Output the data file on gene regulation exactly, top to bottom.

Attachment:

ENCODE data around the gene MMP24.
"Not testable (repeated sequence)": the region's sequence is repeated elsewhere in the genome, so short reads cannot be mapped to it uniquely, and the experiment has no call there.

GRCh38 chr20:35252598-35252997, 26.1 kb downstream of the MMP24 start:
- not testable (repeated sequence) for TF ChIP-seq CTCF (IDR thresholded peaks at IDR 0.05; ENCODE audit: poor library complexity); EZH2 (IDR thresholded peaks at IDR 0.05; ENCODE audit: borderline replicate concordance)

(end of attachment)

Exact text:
ENCODE data around the gene MMP24.
"Not testable (repeated sequence)": the region's sequence is repeated elsewhere in the genome, so short reads cannot be mapped to it uniquely, and the experiment has no call there.

GRCh38 chr20:35252598-35252997, 26.1 kb downstream of the MMP24 start:
- not testable (repeated sequence) for TF ChIP-seq CTCF (IDR thresholded peaks at IDR 0.05; ENCODE audit: poor library complexity); EZH2 (IDR thresholded peaks at IDR 0.05; ENCODE audit: borderline replicate concordance)